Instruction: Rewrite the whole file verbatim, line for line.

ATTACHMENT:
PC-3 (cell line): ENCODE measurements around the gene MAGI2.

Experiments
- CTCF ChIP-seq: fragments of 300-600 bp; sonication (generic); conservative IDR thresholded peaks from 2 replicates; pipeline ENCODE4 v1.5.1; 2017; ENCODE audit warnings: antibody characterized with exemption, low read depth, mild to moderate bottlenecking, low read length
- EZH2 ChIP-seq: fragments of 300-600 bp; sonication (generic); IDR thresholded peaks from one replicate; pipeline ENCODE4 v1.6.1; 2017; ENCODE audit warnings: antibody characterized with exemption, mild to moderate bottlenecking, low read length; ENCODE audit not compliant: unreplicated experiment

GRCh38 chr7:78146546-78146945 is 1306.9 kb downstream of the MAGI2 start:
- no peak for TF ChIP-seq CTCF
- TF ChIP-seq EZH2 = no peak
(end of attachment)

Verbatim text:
PC-3 (cell line): ENCODE measurements around the gene MAGI2.

Experiments
- CTCF ChIP-seq: fragments of 300-600 bp; sonication (generic); conservative IDR thresholded peaks from 2 replicates; pipeline ENCODE4 v1.5.1; 2017; ENCODE audit warnings: antibody characterized with exemption, low read depth, mild to moderate bottlenecking, low read length
- EZH2 ChIP-seq: fragments of 300-600 bp; sonication (generic); IDR thresholded peaks from one replicate; pipeline ENCODE4 v1.6.1; 2017; ENCODE audit warnings: antibody characterized with exemption, mild to moderate bottlenecking, low read length; ENCODE audit not compliant: unreplicated experiment

GRCh38 chr7:78146546-78146945 is 1306.9 kb downstream of the MAGI2 start:
- no peak for TF ChIP-seq CTCF
- TF ChIP-seq EZH2 = no peak